Lareau on UGL-UNICCO Service Co.: The Saga of the Successor Bar

Lareau on UGL-UNICCO Service Co.: The Saga of the Successor Bar

In August 2011, in UGL-UNICCO Service Co., the NLRB reinstituted the successor bar doctrine (precluding a challenge to the incumbent union's majority status for a reasonable period of time), although with modifications, defining a reasonable period of bargaining during which the successor bar doctrine precludes challenges to the incumbent's majority status. In this analysis, N.P. Lareau traces the doctrine's history and recent developments.



Since 1975, the National Labor Relations Board has vacillated on whether the majority status of a recognized union is subject to challenge when control of a business is assumed by a successor employer. The changes in the Board's position have generally paralleled changes in political control of the Board. In this analysis, N. Peter Lareau, author of NLRA: Law and Practice and numerous other books and articles in the field of labor law, traces the development of the law in this area, including the Board's most recent pronouncements on the issue.

Southern Moldings: No Successor Bar

In its 1975 decision in Southern Moldings, Inc., the Board held that the voluntary recognition bar rule enunciated in Keller Plastics Eastern, Inc., applied only to the initial organization of an employer's employees and was not applicable when a successor employer voluntarily recognized the union that represented the predecessor's employees. It reasoned that a successor employer stands in the shoes of the predecessor employer respecting the union and that it did not make sense to grant the union greater rights respecting its representation of employees than it possessed with respect to the predecessor employer.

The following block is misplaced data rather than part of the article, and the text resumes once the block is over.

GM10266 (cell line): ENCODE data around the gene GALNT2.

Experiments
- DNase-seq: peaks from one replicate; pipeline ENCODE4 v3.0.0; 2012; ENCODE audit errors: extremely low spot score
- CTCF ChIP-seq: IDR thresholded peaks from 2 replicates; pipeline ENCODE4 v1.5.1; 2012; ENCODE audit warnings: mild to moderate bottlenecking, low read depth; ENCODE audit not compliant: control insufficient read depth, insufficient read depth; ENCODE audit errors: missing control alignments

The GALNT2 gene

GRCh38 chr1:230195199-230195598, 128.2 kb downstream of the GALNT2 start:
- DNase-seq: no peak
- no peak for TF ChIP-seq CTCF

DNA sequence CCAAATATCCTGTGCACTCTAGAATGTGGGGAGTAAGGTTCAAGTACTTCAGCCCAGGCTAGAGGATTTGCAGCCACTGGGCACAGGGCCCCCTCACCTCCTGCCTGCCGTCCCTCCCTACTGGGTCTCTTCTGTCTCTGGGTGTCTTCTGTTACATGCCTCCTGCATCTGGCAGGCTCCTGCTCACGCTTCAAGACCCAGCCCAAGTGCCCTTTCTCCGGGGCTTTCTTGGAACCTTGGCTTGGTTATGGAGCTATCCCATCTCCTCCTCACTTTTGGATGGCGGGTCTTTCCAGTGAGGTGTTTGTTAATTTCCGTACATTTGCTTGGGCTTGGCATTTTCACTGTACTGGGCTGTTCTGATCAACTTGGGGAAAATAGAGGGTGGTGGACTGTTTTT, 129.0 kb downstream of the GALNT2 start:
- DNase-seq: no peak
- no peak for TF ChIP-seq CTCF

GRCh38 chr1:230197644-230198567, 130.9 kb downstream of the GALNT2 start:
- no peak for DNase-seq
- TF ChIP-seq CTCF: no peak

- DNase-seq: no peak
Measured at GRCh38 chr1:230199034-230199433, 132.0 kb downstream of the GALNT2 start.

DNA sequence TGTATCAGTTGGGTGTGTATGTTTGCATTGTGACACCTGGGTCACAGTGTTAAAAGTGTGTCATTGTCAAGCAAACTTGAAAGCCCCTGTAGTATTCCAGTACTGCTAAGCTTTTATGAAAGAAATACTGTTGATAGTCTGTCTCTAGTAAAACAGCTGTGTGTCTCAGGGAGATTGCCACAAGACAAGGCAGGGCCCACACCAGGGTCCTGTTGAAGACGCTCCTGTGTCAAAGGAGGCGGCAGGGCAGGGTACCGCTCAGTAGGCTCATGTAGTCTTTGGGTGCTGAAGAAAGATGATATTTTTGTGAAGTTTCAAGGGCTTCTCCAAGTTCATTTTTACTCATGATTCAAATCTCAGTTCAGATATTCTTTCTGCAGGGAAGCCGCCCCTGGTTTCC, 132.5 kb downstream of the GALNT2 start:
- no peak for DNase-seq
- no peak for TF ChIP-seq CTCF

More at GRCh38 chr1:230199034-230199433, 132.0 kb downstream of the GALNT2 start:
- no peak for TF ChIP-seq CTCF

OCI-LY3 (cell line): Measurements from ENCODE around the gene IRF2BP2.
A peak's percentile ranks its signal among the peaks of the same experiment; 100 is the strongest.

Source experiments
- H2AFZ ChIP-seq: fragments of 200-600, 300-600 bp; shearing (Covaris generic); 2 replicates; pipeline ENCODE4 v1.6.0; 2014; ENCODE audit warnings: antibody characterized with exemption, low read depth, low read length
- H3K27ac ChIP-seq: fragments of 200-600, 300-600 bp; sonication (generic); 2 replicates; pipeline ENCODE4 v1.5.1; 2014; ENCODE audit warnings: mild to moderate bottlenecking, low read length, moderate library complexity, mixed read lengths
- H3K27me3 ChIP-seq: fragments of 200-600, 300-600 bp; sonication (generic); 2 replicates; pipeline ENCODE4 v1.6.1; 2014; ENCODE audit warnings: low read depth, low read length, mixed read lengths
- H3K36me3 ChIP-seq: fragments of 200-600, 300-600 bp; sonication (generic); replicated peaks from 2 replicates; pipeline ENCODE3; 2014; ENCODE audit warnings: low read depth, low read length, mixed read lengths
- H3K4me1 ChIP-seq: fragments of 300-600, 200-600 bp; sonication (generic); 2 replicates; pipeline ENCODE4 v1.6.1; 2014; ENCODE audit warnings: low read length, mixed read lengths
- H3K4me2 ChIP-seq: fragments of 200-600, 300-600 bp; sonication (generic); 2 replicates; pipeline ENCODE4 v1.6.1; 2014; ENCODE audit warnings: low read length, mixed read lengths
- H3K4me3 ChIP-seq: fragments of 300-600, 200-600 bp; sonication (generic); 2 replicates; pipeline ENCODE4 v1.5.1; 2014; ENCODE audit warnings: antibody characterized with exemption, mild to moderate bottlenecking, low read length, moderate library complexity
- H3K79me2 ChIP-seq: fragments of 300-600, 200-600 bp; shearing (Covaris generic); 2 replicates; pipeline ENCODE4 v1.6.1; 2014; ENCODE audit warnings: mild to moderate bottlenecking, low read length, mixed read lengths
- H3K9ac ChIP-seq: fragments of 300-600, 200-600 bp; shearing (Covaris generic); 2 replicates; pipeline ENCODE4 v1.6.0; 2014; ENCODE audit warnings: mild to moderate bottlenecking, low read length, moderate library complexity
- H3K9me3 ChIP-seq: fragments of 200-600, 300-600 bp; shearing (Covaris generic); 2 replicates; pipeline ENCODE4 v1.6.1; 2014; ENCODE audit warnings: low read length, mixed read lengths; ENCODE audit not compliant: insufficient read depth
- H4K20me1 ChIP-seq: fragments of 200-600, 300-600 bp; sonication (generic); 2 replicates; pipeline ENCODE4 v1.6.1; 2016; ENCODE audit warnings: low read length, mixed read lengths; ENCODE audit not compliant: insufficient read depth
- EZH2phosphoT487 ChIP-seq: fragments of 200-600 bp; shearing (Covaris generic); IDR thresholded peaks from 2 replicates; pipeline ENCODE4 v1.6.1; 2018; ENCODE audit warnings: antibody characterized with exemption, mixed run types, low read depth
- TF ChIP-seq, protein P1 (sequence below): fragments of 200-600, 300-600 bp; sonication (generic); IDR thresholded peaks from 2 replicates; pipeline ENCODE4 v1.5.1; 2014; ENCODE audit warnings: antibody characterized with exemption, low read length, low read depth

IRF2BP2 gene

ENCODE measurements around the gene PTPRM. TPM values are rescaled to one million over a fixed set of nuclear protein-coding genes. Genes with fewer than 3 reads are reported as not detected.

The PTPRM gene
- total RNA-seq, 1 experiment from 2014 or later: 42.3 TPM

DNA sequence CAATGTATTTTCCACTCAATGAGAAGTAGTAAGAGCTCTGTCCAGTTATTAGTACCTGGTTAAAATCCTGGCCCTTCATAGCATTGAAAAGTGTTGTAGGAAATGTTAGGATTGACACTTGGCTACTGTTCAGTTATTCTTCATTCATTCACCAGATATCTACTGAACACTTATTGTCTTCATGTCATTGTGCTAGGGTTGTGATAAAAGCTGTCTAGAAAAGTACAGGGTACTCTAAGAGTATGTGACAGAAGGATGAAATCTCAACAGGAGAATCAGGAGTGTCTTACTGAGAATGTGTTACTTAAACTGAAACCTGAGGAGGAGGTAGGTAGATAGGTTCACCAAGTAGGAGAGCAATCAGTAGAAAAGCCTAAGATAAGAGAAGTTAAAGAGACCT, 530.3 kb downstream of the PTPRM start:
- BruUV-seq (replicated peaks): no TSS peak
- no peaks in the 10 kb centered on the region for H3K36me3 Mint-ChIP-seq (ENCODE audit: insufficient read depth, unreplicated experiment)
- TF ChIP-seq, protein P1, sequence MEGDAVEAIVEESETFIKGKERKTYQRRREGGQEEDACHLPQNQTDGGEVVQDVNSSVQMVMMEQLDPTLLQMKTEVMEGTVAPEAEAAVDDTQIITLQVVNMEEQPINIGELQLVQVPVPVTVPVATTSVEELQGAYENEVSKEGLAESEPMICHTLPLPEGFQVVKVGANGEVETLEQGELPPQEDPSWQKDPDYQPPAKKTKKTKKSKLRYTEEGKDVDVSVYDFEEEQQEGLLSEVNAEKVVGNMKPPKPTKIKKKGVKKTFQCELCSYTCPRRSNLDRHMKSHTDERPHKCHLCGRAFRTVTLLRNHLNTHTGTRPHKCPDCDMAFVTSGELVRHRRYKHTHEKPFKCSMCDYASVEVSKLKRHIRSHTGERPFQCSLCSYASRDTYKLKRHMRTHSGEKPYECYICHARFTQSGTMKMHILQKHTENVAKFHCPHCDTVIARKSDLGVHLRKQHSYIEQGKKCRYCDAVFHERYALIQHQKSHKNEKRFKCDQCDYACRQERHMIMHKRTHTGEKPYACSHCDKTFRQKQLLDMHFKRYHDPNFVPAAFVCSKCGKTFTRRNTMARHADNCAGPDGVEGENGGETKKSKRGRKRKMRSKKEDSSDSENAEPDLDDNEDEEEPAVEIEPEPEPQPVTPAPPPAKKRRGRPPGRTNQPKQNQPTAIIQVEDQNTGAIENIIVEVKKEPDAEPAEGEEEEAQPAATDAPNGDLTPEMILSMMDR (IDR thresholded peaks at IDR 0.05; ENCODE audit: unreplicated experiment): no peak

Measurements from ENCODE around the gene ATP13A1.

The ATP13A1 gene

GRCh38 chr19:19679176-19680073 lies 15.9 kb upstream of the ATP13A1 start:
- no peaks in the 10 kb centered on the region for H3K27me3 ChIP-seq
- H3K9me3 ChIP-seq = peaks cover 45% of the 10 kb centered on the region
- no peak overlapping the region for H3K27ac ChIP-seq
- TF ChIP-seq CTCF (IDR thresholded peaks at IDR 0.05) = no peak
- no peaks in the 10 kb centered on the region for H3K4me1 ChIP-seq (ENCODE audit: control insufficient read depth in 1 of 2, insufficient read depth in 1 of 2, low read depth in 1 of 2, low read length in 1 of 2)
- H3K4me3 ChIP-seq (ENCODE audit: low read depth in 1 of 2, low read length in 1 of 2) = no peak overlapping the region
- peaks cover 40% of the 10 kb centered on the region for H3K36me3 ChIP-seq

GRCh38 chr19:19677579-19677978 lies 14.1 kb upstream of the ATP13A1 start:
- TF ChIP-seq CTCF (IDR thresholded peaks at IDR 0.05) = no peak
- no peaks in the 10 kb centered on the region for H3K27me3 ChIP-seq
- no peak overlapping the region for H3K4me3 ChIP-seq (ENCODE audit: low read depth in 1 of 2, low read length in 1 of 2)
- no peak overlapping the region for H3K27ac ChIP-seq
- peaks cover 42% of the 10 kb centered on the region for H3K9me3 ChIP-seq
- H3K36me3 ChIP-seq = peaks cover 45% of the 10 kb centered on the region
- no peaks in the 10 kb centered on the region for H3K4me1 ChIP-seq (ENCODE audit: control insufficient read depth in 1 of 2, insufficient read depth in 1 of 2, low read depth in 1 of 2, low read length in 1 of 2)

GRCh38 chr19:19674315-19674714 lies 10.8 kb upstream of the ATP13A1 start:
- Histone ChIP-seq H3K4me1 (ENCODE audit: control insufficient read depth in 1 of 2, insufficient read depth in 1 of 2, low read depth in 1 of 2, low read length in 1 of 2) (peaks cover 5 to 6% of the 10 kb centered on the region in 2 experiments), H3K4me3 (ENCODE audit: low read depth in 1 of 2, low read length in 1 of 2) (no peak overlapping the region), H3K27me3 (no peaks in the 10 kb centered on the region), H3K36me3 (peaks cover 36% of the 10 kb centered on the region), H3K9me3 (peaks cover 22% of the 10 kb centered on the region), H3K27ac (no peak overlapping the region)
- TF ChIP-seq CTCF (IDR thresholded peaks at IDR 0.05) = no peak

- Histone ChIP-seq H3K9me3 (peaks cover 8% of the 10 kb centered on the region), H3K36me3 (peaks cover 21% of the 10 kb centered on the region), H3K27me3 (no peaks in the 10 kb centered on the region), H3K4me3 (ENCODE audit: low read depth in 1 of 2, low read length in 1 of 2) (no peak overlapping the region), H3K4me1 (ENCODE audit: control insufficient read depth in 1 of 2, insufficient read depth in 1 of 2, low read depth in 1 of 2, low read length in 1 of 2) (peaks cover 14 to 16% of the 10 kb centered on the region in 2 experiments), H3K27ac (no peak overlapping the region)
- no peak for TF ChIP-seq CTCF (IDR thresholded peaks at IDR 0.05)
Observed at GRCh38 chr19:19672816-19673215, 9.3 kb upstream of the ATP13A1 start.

Landmark International Trucks: A Period of Uncertainty

Six years later, in Landmark International Trucks, Inc., the Board receded from this position. There, a successor employer, after having extended recognition to the union representing the predecessor employer's employees, withdrew that recognition six weeks later, asserting that it had a good faith doubt regarding the union's majority status. Citing, inter alia, Keller Plastics, the Board concluded that the withdrawal of recognition violated the Act:

It is well-established Board law that, once an employer has voluntarily recognized a majority union, that union becomes the unit employees' exclusive bargaining representative with which the employer is bound to bargain, and that withdrawal by the employer from its commitment to recognize the union without affording a reasonable time for bargaining violates the employer's bargaining obligation. Such a requirement to continue bargaining serves to effectuate the policies of the Act by offering the parties a reasonable opportunity to negotiate successfully and to execute an agreement.

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